“I am so proud of the program we’ve created,” said Scannell, who credits the course’s success to the passionate support it received from clinical staff across the hospital. Those supporters include Dorothy Bradley RN, MSN, program director in BWH’s Center for Nursing Excellence; and Patti Dykes RN, PhD, MA, a senior nurse scientist in the Center for Nursing Excellence; Janet Gorman, RN, BWN, MM, nurse director for Emergency Medicine; Nancy Hickey, MS, RN, former associate chief nurse, who passed away last year; and Charles Pozner, MD, medical director at the STRATUS Center.

In addition to the gaps in care that SASH is addressing in the ED, Lewis-O’Connor’s C.A.R.E. Clinic provides post-ED support to men and women who have experienced intentional violence. Through a trauma-informed care model, the C.A.R.E. Clinic helps patients create an individualized plan of care that is based on their unique needs.

Lewis-O’Connor said she also appreciates the partnership between the C.A.R.E. Clinic and BWH clinicians such as Hanni Stoklosa, MD, MPH, an emergency physician in Emergency Medicine and an internationally recognized expert in human trafficking.

“Partnerships are so important to ensuring that patients who present with intentional violence in the ED receive the highest-quality and safest care possible, both while they are here and after they leave,” Lewis-O’Connor said. “My work is dependent on others. It’s all about collaboration and doing what’s best for the patient.”

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From left: Saima Aftab, Raghu Seethala, Rita Patnode, Michael Prendergast, Karen Griswold, Robert Fine, Janet Gorman, Peter Stone and Claire McGowan

From left: Saima Aftab, Raghu Seethala, Rita Patnode, Michael Prendergast, Karen Griswold, Robert Fine, Janet Gorman, Peter Stone and Claire McGowan

A young child has an allergic reaction while visiting a grandparent who is a patient in the Shapiro building. A new mother in the Connors Center for Women and Newborns cries for help when she sees her baby has a blocked airway. These are some of the medical emergencies that would trigger a Code Blue and, until recently, prompt several different code teams made up of physicians, nurses and other staff to respond—not all of whom specialize in pediatrics or have experience working together.

Although BWH is not a pediatric hospital, some of its visitors and patients are children and infants. And none of them are immune to experiencing a medical emergency within the hospital’s walls.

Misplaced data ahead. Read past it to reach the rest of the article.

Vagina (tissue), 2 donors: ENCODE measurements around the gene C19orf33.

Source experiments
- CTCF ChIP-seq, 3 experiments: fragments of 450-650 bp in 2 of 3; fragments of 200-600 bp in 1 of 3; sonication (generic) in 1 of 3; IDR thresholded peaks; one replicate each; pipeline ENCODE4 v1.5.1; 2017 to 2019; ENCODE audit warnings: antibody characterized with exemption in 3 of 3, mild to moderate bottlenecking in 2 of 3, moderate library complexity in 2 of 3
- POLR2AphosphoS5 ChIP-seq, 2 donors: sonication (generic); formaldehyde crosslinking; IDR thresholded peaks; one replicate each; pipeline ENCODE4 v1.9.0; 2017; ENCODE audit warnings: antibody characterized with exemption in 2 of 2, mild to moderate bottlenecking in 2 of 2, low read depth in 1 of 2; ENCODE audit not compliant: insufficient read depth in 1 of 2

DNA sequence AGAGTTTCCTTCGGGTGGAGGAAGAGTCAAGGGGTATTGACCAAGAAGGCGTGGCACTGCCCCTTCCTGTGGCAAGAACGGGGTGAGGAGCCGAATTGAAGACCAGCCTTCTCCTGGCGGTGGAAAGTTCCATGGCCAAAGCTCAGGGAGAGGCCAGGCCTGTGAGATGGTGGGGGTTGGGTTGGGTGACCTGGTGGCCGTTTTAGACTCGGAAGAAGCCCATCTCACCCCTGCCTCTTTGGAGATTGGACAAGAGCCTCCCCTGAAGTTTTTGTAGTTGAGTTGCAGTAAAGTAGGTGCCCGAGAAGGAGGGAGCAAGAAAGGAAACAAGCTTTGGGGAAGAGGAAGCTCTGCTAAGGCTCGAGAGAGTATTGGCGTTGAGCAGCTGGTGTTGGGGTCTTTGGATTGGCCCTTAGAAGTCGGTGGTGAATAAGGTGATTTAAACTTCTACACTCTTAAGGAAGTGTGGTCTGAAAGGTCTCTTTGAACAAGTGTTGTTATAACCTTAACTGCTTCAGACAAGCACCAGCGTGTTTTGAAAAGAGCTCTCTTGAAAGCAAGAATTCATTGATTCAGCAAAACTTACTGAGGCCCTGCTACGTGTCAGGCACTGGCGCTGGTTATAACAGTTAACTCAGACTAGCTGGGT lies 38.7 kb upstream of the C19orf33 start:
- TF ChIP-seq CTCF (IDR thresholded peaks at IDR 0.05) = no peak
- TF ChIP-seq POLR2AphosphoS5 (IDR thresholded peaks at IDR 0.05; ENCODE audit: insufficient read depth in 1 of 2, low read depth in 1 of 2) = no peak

Recognizing this, the Brigham launched two new code teams on Sept. 1: one dedicated to Code Blue emergencies involving newborns, with the other specializing in children under 15 who are visitors or receiving outpatient care on the Brigham’s main campus. These teams, available 24/7, join the existing Code Blue teams that respond to adult patients and the Code Blue Obstetrics team.

“Even though the likelihood of a pediatric emergency happening is very low, we want to be prepared because we care for everyone who walks through our doors—regardless of their age or whether they are a patient or visitor,” said Saima Aftab, MD, a neonatologist in BWH’s Neonatal Intensive Care Unit (NICU), who worked on the multidisciplinary task force that helped develop the new code teams.

Prior to this, several teams would respond when a Code Blue was called: the adult code teams, a specialized Code Blue Obstetrics team and an internal NICU code team for newborn emergencies in the Connors Center’s inpatient areas.

“We worked with these existing teams to establish tailored responses for younger patients and visitors that will enhance the safety of all of our patients, visitors and staff,” said Karen Griswold, RN, MBA, CPPS, lead program manager for Patient Safety.

Code Blue Pediatrics Response

The ED Code Team and the NICU Code Team are combining their expertise to respond to medical emergencies for children under the age of 15 who are visitors or receiving outpatient care at BWH. The two teams trained together in the BWH’s Neil and Elise Wallace STRATUS Center for Medical Simulation for several months to get comfortable with responding to emergency situations together before being called to a real-life emergency involving a child.

“The teams worked through multiple scenarios that were posed to them in the simulation center, and some great learning came out of it,” said Griswold. “Everyone is focused on doing the best thing for the patient, and that really shined through as they worked through the various scenarios.”

The STRATUS Center offered a safe but realistic environment that helped the two teams identify the best roles for various members of the code teams, said Raghu Seethala, MD, of Emergency Medicine, who was also part of the task force.

“These are two teams that function well, but didn’t have any prior experience functioning together, so we wanted to avoid  having ‘too many cooks in the kitchen’ and figure out the best way to integrate everyone,” Seethala said. “We have the infrastructure to care for every event here, but we had to get the right people in the room to formulate a plan to deal with these rare events.”